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SCOTUS Splits Hairs on Abuse of Power

Updated on June 28, 2016

While most observers focused on the Supreme Court decision regarding Texas abortion law, another precedent-setting decision involving political corruption and ethics was handed down. The court in a somewhat rare 8-0 decision vacated the corruption conviction of former Virginia Governor, Bob McDonnell.

According to CNN, the legal issue at hand was “what constitutes the scope of ‘official action’ under federal corruption law." McDonnell’s attorneys argued that the jury had received improper instructions and the court imagined that it was possible McDonnell was convicted for activities that did not rise to the level of “official action” as defined in the law.

McDonnell and his wife received approximately $175,000 and a Rolex watch from a businessman trying to gain support from the state for approval of a dietary supplement by the Food and Drug Administration. Lawyers disputed the government’s claims by saying McDonnell took no official action. Instead, McDonnell only extend common political courtesies. The Governor asked questions, arranged meetings and attended events, but according to his attorneys did not exercise his governmental powers.

As to the letter of the law, SCOTUS probably got it right. Who am I to question? But when it comes to common sense the decision employs none. Official action or power is inherent in the office. While McDonnell’s legal team calls his deeds “courtesies,” we are expected to believe that any citizen who requested such courtesies would have received them. If that’s not the case (and it’s not) then McDonnell used his intrinsic power in exchange for gifts.

Did Bob McDonnell's political courtesies constitute a crime?

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United States Supreme Court Building
United States Supreme Court Building | Source

When I held the title of “Commissioner,” I could convene a meeting that included mayors, legislators, philanthropists, business leaders and policymakers with little or no questions asked. This same cadre of decision-makers would meet with constituents or persons with business interests simply because I requested it. For the record, I never accepted a gift or favor for arranging those meetings. The harsh reality is that once I no longer served in office, phone calls were not returned, meetings were more difficult to schedule and “courtesies” definitely could not be extended. By holding the office, I could introduce policy that could help or hurt various constituencies, so they came when I called and attempted to be as accommodating as they could.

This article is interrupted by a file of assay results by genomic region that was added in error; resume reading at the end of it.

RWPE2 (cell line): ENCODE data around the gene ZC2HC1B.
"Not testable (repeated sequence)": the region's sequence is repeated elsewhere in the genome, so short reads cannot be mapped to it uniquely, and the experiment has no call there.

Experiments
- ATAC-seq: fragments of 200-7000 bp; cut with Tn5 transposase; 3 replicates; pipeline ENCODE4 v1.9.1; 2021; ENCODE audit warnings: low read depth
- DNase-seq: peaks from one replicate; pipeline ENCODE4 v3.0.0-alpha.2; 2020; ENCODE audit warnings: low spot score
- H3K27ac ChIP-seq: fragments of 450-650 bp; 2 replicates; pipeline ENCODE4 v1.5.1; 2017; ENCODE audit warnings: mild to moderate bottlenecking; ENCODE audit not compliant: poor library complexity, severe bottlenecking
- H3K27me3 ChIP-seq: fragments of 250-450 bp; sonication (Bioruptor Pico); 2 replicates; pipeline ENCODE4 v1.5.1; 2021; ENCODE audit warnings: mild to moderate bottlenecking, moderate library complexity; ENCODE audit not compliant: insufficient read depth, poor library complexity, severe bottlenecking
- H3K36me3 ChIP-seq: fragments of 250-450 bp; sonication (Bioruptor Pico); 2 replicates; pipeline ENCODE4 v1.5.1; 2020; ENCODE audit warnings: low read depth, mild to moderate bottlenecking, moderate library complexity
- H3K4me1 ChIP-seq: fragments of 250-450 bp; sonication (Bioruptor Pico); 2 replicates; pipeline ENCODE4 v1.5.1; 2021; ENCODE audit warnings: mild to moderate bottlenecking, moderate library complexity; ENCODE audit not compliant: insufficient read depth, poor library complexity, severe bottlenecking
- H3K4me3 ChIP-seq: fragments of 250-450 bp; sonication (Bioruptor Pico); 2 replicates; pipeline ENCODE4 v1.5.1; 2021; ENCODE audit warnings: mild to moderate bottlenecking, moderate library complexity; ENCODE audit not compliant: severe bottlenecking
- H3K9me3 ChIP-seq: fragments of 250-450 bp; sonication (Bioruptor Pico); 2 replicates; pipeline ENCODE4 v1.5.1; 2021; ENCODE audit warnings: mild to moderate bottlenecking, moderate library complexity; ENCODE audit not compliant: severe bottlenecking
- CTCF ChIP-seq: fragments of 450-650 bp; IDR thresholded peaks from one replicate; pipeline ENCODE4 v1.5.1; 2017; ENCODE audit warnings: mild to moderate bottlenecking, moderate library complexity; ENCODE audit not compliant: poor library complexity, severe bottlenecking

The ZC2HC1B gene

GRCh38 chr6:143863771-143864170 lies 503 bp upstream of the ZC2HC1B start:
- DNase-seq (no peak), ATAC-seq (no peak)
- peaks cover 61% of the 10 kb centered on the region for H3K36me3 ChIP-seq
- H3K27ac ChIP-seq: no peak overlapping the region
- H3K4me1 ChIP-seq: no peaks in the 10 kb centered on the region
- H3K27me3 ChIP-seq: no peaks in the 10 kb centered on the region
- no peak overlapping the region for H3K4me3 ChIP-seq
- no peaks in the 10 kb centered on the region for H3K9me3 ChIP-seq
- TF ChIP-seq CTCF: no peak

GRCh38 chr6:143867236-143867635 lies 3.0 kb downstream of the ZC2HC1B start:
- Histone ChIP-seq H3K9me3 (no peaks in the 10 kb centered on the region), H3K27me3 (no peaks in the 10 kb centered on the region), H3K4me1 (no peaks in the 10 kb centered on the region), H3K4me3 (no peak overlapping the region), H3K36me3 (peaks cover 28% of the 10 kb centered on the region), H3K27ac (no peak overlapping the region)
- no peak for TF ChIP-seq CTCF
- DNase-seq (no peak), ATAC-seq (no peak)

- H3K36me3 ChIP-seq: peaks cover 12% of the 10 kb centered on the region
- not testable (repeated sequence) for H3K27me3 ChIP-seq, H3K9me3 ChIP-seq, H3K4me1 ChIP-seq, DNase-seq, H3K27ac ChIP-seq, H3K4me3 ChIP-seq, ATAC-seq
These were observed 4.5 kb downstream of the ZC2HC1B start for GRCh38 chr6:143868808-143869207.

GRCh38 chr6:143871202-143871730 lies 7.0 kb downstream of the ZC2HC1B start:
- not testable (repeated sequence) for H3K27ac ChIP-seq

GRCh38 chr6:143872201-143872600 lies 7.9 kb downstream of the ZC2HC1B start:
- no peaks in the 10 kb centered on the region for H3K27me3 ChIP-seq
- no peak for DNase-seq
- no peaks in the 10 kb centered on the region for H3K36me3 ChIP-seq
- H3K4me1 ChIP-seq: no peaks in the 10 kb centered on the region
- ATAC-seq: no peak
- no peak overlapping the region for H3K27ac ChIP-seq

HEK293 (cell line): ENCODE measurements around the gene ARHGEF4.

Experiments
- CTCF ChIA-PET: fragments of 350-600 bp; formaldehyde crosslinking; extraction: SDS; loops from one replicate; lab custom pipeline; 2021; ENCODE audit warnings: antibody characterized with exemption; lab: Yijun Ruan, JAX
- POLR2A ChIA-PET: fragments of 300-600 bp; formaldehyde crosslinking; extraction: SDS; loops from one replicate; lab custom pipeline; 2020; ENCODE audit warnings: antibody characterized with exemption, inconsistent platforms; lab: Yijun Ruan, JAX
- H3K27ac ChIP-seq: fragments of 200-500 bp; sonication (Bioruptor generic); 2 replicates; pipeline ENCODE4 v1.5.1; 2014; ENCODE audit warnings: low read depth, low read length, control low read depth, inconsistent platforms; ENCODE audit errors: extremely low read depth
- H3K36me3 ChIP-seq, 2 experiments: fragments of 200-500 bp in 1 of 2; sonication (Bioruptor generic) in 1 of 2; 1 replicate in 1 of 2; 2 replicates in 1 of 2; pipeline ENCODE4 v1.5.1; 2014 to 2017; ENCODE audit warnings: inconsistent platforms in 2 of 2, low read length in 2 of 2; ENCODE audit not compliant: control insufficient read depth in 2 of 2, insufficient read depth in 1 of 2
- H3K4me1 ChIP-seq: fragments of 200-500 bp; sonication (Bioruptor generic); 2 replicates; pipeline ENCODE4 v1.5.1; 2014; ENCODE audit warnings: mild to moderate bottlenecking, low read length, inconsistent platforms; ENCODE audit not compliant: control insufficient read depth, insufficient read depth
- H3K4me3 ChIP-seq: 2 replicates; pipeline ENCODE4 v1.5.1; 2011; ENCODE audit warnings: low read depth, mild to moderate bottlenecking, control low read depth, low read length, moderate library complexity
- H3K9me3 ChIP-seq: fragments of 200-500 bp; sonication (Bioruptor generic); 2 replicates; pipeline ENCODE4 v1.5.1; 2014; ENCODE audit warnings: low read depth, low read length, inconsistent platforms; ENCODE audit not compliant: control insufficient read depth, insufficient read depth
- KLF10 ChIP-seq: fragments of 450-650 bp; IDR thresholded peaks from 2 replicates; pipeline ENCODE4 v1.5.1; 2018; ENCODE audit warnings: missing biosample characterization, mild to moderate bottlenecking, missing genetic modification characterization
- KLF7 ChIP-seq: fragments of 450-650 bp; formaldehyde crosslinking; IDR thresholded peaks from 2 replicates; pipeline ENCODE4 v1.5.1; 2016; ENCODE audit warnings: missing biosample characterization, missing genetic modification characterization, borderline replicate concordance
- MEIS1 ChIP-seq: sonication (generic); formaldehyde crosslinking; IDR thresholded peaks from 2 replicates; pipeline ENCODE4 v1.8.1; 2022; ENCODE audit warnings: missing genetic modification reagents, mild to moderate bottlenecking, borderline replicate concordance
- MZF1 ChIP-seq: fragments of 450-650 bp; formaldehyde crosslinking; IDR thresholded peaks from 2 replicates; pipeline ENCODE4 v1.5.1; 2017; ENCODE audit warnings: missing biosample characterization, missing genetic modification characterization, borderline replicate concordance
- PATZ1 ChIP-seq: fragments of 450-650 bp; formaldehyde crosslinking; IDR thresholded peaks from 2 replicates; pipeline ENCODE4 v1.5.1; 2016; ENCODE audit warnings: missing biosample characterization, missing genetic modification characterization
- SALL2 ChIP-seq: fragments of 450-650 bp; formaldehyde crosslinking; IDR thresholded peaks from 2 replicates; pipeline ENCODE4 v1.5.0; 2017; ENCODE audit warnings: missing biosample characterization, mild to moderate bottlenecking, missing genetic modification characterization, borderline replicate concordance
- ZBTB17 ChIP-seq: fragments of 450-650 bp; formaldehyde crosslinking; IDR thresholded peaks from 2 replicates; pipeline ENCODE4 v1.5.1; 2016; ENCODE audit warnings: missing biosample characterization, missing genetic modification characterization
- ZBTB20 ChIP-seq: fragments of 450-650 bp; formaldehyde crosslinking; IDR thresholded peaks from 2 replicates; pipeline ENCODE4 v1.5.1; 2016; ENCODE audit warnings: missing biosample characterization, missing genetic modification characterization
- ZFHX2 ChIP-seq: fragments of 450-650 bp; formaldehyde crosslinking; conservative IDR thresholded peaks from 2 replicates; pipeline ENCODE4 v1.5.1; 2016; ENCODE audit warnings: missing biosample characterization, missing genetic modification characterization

If this is true for a County Commissioner from Memphis, then certainly the Governor of a state who can veto legislation, sign executive orders or introduce and advocate for a legislative agenda would yield far more power that is built-in and fundamental to the office itself.

  • McDonnell received $175,000 in gifts, including a Rolex watch
  • Businessman wanted state's support for FDA approval of a dietary supplement
  • Court found jury received improper instruction and that McDonnell's action may not have been "official action" as defined by the law


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    • MikeCarpenter1 profile image

      Mike Carpenter 21 months ago from Memphis, Tennessee

      lions44 I shared the same paranoia during my public service. I landed on the Commission post Tennessee Waltz and Operation: Mainstreet Sweeper which nabbed elected at the state and local levels for bribery. As a result, new tougher ethics rules were put in place. Most of the time, I would not meet with a constituent alone. I wanted a witness. My larger point in is that any action taken by an elected on behalf of a citizen is "official" because the power is in the office and the title, so "courtesies" had intended influence while maybe not technically illegal. McDonnell may have complied with the letter of the law, but scrapped the intent. Thanks for reading and commenting.

    • lions44 profile image

      CJ Kelly 21 months ago from Auburn, WA

      Although I agree it was highly unethical, prosecuting him did seem a bit of an overreach and highly political; no surprise when it comes to the Feds. When I worked in government, I was paranoid about appearances. I wouldn't even accept a bagel from a staffer at the entity. So I understand the caution from those involved. But federal prosecutors should be going after bigger crimes than McDonnell.

      Certainly there was a quid pro quo. He's sleazy, but that's the worst abuse of power they could find?

      Sharing everywhere.